I like this technology stuff, and I do think there is an educational revolution at hand. As an old guy, I admit that I'm not as adept at all the new technologies as I might be, and I'm unlikely to be the first to spot a new application for Twitter. But I know that I have colleagues who don't know what Twitter or Jott are, and I still respect them as educators. If it is what we decide to do, I want our schools to help these folks along, not by scolding and harrying them, but by supporting them in their explorations. Teachers want to do the right thing, and we are at last learning to work together as educators rather than as isolated individuals. Just as 2.0 technologies promise to bring people closer together, we need to use learning about these technologies to close the digital divides within faculties.


Anonymous said...

Peter, Thanks for this thoughtful writing. I'm reading it, having after it sent to me by my academic dean. I'm in the Chicago airport waiting my return flight from Chicago.

While reading your post, the words of Guy K. echoed in ear. I wonder if I (and we as independent school technologists to a larger extent) have been too willing to smooth over these differences in faculties, too ready to reach consensus. Guy's message of innovation was to accept tensions and polarization.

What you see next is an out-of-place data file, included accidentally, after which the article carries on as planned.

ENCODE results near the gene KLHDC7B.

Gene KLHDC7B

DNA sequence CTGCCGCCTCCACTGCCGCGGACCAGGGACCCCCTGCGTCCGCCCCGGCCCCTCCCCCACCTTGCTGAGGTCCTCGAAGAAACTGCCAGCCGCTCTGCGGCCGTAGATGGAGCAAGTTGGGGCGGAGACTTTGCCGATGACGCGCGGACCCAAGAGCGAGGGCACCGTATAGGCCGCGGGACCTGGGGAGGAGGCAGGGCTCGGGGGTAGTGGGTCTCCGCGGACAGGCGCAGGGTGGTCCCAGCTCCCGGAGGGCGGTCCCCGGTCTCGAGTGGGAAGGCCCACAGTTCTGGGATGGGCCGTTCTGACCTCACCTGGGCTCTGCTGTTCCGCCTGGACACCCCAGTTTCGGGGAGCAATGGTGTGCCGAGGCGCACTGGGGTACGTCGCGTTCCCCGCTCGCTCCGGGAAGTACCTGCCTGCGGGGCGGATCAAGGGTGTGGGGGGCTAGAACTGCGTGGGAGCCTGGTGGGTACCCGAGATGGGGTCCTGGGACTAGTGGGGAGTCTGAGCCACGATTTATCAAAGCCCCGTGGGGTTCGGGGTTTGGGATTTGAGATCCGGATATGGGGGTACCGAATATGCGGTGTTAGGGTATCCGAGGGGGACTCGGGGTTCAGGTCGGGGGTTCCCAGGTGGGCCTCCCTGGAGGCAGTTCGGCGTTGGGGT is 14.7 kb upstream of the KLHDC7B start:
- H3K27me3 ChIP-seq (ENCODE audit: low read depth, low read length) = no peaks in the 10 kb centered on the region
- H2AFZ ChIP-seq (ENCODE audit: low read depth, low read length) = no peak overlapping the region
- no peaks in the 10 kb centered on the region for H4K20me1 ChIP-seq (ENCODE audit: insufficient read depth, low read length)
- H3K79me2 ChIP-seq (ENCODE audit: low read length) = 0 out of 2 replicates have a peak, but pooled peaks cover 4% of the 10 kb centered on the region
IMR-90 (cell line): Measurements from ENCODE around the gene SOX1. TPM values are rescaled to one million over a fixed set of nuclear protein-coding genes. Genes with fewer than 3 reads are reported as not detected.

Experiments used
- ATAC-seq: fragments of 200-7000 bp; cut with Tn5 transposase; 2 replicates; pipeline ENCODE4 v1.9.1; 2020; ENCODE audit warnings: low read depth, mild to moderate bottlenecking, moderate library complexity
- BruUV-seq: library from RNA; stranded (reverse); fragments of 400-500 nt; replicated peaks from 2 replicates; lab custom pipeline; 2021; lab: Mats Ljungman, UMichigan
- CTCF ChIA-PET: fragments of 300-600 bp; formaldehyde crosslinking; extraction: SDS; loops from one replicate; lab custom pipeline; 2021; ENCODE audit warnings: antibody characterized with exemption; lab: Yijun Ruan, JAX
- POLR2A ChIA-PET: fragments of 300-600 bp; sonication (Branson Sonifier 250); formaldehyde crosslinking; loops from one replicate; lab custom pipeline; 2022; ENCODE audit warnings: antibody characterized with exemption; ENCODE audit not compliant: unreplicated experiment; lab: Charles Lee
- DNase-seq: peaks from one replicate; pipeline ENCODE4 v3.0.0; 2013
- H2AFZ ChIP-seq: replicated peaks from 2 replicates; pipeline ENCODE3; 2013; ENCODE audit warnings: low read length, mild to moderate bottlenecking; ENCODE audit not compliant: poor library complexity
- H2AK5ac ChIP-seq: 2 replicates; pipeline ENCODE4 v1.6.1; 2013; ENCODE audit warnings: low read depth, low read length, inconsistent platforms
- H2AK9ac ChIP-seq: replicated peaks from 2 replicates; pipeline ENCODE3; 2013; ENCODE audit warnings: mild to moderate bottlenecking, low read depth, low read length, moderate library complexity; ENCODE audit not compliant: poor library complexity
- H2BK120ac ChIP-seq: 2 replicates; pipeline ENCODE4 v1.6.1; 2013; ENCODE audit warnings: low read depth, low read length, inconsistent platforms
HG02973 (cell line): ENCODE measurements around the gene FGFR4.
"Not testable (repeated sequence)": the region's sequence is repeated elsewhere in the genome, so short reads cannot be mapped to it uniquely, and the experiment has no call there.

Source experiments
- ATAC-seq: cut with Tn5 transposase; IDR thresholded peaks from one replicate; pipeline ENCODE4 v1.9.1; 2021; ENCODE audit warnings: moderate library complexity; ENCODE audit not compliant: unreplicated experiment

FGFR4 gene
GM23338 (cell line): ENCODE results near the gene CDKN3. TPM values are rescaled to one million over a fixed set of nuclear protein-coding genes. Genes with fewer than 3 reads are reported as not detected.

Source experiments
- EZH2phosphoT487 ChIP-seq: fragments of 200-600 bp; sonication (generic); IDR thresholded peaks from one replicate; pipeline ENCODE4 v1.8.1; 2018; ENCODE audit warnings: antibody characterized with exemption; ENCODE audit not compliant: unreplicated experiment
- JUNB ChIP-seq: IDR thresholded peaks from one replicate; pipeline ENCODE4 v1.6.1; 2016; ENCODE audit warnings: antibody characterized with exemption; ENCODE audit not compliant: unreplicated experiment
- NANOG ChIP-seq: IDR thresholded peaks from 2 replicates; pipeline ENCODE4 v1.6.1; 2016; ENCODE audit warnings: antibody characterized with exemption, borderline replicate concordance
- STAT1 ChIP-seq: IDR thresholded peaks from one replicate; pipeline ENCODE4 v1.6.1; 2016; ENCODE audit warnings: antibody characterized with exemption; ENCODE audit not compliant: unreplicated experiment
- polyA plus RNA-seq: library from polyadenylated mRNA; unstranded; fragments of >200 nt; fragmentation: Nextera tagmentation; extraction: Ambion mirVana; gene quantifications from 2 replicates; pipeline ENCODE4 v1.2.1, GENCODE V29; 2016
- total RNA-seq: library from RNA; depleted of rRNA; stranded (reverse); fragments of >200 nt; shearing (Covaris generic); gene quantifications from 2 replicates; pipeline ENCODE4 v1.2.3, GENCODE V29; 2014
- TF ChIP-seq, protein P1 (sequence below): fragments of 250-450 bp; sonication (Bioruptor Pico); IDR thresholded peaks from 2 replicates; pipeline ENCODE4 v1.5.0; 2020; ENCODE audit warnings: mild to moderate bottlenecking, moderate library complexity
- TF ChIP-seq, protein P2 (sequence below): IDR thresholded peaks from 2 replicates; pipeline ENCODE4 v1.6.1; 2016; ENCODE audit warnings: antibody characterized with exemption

I don't think it's an either/or proposition but I'm heading back steeling myself to feed the early adopters and not worry so much about how other people feel about it.

Laura Webber said...

I have copied and pasted part of this post to my Evernote notebook of professional inspiration: " avoid character judgments based on teachers' degrees of technological expertise and enthusiasm." Bravo and thank you. I am in my second year as an Upper School Technology Coordinator and have learned so much. Above and beyond all our site-specific software and network stuff, I have learned how important it is to connect with the faculty on a personal level, on a level that acknowledges how hard they work and affirms how much they care. Neglecting to do so is the surest and quickest way to tank a technology initiative.